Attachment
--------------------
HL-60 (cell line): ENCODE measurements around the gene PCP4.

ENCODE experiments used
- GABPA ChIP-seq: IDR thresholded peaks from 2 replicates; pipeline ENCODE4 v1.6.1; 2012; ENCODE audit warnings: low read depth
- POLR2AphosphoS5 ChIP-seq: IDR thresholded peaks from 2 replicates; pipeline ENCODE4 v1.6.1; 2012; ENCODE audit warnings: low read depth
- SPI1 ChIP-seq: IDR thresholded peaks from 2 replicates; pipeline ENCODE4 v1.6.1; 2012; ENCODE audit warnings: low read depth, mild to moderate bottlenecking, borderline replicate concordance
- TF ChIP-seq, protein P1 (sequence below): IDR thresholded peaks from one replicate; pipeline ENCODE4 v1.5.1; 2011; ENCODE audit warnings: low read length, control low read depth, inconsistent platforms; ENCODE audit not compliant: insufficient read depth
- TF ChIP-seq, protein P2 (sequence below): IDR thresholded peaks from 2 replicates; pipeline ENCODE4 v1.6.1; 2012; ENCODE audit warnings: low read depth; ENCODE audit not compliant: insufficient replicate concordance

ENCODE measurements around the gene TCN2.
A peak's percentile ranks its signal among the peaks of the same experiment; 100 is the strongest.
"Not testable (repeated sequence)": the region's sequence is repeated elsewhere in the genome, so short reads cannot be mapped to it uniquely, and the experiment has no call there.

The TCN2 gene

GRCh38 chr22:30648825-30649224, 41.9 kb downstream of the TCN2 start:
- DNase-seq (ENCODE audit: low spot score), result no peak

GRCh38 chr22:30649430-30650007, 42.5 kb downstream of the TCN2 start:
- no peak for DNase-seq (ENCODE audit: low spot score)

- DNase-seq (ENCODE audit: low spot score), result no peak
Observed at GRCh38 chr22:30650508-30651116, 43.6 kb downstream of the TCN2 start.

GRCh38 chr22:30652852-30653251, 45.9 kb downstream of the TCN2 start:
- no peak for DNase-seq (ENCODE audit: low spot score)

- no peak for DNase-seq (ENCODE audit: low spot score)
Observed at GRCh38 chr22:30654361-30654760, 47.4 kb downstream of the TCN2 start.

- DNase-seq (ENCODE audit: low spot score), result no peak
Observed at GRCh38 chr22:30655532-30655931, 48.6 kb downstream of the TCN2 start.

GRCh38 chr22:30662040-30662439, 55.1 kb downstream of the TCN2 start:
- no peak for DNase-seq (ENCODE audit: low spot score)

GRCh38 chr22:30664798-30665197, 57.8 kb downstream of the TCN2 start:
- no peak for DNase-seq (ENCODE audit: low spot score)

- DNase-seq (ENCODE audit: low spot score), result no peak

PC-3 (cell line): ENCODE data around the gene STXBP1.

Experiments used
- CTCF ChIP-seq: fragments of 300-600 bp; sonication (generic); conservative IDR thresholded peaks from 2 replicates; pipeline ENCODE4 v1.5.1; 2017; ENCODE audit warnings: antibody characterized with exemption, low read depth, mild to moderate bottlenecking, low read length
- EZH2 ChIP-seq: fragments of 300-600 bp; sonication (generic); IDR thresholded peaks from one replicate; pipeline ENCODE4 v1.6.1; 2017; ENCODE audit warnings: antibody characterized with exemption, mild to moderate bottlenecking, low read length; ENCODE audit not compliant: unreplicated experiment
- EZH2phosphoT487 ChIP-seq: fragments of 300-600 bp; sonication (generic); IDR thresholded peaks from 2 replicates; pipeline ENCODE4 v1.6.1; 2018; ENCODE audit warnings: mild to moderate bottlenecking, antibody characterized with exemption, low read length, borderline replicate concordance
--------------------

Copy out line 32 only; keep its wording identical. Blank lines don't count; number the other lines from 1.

- EZH2 ChIP-seq: fragments of 300-600 bp; sonication (generic); IDR thresholded peaks from one replicate; pipeline ENCODE4 v1.6.1; 2017; ENCODE audit warnings: antibody characterized with exemption, mild to moderate bottlenecking, low read length; ENCODE audit not compliant: unreplicated experiment